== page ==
January 23, 2021

European Union and China Settle Solar Panel Fight

The settlement essentially involves setting a fairly high minimum price for sales of Chinese-made solar panels in the European Union, so as to prevent them from undercutting European producers. Those producers had accused Chinese manufacturers of benefiting from massive loans from state-owned banks and other government assistance so as to charge prices that would otherwise by uneconomical.

The accord “will remove the injury that the dumping practices have caused to the European industry,” Karel De Gucht, the European Union’s trade commissioner, said in a statement. “We have found an amicable solution that will result in a new equilibrium on the European solar panel market at a sustainable price level,” he said.

Mr. De Gucht’s decision in June to carry out his threat to impose tariffs on solar panels from China generated significant fears within the Union about retribution from China. Chancellor Angela Merkel of Germany had called for further negotiations to avoid harm to German exporters, and European importers of solar products from China also expressed fury over the tariffs.

At the time, Mr. De Gucht said he had been left with no choice to impose the tariffs since his investigators found a systematic effort by Chinese companies to sell solar panels in Europe below the cost of making them, a practice known as dumping.

On Saturday, officials at the European Commission, the European Union’s executive agency, said they could not give details of the deal, including the price that Chinese exporters would pay to sell their panels in Europe, until the arrangement had been formally approved by the commission. But an official from the bloc, who spoke on condition of anonymity because the deal had not yet been formally approved, said the two sides had agreed a minimum price of 0.56 euros per watt ($.74), which would base any potential surcharge on the amount of electricity generated by each imported panel.

The deal immediately met with ferocious criticism, including a promise to sue, from the European solar manufacturers who have strongly lobbied in favor of tough action against the Chinese exporters.

The agreement “is contrary in every respect to European law,” Milan Nitzschke, a vice president of SolarWorld, a German manufacturer, and the president of EU ProSun, an industry group. A minimum price of between 0.55 euros and 0.57 euros was at the level of “the current dumping price for Chinese modules,” EU ProSun said in a statement.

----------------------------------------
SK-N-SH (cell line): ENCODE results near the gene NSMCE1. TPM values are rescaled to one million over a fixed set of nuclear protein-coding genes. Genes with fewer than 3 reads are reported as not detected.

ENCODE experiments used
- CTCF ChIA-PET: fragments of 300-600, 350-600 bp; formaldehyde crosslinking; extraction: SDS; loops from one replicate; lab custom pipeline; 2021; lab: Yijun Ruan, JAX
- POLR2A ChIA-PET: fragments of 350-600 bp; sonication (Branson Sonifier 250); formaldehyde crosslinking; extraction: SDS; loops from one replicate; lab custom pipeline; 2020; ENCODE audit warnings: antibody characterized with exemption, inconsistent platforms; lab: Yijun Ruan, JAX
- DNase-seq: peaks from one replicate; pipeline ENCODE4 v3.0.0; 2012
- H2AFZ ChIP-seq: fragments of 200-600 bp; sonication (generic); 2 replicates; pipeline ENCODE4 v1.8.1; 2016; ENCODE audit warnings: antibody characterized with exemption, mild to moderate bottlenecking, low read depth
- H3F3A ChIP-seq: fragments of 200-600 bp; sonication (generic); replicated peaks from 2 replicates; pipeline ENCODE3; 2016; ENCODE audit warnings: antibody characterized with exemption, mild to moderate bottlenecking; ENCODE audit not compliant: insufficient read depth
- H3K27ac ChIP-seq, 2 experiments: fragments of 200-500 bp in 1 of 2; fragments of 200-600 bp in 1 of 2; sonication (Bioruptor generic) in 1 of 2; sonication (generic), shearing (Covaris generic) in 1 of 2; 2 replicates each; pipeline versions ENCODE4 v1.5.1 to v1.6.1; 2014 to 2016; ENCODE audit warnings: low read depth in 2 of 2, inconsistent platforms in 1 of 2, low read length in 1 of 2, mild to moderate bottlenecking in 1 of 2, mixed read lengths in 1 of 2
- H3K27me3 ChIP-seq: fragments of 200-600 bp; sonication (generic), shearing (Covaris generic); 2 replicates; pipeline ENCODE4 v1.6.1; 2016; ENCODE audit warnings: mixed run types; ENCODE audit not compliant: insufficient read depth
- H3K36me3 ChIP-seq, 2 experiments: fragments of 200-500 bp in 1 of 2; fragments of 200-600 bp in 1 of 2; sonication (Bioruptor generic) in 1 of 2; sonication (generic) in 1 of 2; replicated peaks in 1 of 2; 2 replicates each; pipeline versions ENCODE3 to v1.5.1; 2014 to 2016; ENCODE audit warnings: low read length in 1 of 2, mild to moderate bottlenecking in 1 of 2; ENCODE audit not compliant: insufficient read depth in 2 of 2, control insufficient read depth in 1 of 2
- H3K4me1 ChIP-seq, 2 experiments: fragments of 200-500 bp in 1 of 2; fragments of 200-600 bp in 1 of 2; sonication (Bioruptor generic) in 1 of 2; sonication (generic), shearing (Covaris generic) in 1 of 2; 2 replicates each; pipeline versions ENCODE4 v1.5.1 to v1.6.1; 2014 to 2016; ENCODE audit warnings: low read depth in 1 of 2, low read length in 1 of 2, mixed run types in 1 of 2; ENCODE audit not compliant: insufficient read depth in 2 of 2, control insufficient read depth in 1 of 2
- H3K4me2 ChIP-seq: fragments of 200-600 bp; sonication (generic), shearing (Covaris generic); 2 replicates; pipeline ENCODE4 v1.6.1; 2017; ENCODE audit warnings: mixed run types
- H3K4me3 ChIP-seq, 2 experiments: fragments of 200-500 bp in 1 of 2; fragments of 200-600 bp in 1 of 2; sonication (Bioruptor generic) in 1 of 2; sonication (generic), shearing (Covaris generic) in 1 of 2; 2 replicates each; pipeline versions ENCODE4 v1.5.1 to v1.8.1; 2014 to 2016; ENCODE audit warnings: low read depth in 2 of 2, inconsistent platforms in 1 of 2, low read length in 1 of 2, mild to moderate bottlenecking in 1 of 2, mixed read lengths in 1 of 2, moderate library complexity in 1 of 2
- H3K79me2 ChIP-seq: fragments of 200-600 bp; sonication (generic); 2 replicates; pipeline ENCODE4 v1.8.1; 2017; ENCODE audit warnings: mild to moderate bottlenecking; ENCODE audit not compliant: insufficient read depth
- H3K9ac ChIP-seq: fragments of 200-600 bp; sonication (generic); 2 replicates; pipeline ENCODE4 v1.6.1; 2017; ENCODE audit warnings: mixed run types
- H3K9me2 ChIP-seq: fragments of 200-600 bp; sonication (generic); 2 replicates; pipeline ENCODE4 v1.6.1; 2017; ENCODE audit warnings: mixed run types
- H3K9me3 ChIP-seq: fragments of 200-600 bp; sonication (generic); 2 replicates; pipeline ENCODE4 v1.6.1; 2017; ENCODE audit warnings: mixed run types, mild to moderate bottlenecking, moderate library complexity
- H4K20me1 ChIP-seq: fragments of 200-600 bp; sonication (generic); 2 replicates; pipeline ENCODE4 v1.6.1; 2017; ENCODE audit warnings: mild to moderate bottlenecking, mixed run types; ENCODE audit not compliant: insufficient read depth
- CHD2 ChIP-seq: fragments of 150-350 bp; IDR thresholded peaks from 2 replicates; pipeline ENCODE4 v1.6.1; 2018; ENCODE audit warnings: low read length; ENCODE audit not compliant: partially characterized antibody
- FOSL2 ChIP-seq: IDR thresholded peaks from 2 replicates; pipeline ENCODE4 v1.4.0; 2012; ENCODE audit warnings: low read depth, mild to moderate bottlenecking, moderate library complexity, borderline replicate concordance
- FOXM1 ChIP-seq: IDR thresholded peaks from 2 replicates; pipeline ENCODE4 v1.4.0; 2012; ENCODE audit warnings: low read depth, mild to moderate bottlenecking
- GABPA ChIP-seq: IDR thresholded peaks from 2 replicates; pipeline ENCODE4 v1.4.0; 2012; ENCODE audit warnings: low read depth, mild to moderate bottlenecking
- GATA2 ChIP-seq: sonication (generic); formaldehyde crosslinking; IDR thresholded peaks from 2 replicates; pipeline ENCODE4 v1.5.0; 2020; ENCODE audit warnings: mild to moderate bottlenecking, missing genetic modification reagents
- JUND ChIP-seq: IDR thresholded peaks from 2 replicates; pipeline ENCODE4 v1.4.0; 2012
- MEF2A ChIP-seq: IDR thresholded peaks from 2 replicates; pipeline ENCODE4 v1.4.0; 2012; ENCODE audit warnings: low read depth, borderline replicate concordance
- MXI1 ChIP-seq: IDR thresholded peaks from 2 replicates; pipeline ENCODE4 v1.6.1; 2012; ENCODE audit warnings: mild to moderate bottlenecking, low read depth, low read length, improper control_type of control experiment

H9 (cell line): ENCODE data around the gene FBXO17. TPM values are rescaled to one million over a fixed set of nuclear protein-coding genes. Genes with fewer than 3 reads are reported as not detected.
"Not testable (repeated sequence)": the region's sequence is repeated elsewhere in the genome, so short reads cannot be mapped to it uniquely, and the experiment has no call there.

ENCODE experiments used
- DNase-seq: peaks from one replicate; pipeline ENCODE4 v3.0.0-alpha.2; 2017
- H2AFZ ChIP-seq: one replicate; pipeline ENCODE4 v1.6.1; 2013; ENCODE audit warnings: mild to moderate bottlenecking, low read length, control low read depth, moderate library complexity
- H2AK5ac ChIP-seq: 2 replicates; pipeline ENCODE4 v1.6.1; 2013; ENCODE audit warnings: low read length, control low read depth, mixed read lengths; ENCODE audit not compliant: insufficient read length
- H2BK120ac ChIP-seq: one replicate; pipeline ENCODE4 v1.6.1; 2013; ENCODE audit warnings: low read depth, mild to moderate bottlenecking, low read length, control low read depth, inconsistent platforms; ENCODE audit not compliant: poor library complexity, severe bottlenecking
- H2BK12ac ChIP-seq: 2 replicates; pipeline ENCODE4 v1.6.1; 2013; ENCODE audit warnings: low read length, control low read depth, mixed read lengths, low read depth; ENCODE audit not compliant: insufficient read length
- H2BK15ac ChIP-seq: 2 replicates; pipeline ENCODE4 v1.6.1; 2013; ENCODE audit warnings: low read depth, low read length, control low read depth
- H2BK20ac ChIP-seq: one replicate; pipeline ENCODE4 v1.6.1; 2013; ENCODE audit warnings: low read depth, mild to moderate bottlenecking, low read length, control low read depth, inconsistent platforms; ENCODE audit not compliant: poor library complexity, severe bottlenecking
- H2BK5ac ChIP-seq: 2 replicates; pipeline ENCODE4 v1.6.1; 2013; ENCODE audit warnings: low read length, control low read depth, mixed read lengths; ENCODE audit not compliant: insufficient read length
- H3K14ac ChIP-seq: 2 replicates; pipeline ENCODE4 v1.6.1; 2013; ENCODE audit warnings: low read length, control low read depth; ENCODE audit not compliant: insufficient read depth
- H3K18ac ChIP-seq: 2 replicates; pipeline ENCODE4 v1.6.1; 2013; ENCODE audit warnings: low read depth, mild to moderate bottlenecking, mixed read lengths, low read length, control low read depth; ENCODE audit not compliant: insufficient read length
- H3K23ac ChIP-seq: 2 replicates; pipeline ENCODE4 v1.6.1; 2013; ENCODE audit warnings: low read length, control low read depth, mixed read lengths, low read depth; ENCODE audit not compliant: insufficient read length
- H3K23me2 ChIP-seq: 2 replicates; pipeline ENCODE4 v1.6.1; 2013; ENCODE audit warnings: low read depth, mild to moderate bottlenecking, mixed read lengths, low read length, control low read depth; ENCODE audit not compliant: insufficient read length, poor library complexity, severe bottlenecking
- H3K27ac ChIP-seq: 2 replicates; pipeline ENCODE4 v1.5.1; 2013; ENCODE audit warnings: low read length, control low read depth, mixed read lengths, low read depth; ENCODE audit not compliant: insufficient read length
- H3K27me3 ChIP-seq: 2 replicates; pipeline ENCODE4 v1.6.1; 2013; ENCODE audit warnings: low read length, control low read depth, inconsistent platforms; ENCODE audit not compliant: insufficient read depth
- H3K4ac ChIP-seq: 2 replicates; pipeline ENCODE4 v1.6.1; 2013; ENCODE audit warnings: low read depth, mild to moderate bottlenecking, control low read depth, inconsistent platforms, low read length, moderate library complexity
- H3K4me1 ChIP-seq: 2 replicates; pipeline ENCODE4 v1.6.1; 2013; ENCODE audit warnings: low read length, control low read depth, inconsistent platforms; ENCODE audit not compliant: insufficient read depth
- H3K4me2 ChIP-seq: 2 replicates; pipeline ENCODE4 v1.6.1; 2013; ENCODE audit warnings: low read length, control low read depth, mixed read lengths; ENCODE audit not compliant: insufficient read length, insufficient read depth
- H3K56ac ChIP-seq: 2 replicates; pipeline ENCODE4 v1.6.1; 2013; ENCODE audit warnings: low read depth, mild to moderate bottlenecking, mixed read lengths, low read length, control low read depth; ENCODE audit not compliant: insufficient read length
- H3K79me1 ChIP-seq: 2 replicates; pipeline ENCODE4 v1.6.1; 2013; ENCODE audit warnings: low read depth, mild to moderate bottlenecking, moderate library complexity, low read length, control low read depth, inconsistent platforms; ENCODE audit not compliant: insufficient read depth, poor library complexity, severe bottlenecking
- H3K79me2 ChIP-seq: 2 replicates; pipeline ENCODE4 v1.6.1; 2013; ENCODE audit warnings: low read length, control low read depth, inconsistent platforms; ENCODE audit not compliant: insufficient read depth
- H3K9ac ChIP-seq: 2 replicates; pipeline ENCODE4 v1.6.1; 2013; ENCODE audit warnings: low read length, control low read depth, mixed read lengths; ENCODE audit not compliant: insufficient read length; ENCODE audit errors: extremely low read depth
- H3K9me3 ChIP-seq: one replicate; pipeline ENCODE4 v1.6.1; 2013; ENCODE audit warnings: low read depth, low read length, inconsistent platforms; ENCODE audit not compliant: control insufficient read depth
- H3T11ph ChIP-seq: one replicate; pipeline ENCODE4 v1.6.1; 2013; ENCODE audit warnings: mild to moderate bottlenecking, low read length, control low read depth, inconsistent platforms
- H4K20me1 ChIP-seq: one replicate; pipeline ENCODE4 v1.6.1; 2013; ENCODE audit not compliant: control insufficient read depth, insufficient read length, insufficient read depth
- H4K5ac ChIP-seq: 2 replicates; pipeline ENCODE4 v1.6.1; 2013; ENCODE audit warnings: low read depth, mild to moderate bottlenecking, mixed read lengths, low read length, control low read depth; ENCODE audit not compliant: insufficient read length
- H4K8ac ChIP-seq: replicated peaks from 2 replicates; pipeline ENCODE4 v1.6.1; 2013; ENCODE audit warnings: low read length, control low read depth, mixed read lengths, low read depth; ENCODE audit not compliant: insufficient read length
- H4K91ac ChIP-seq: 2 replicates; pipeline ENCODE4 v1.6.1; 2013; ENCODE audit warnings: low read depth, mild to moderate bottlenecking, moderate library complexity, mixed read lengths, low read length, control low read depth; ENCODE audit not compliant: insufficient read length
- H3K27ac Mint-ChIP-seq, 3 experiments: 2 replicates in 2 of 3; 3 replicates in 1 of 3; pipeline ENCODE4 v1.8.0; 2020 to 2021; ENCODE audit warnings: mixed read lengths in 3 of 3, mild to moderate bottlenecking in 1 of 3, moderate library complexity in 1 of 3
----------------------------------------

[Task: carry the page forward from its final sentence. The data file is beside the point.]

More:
The arrangement would cover exports from about 90 of approximately 140 Chinese exporters that were examined during the bloc’s investigation, and that represent about 60 percent of the panels sold in the Union, the bloc official said. Those 90 companies would no longer face tariffs that were put in place in June.

Chinese exporters that do not agreed to the terms of the deal still face tariffs that are set to rise to 47.6 percent on Aug. 6 from the current level of 11.8 percent, the official said.

The Chinese government had been hoping from the start of the trade case with the European Union for a negotiated settlement instead of a legal battle, so Saturday’s deal comes as a relief, said He Weiwen, the co-director of the China-United States-European Union Study Center at the China Association of International Trade in Beijing.

“This is what China expected because at the very beginning, we said we would proceed in two ways, one is with the legal dispute and one is with bargaining,” Mr. He said. “China and the European Union have had the desire to settle this case through negotiation rather than a trade war.”

The European settlement with Beijing in some ways complicates a current similar dispute between the United States and China. The United States Commerce Department imposed final anti-dumping and anti-subsidy tariffs last spring on imports of solar panels from China.

China retaliated on July 18 by announcing that it was preparing to impose tariffs exceeding 50 percent on polysilicon, the main material for solar panels, on imports from the United States and South Korea.

James Kanter reported from Brussels and Keith Bradsher reported from Hong Kong.

 

Article source: http://www.nytimes.com/2013/07/28/business/global/european-union-and-china-settle-solar-panel-fight.html?partner=rss&emc=rss

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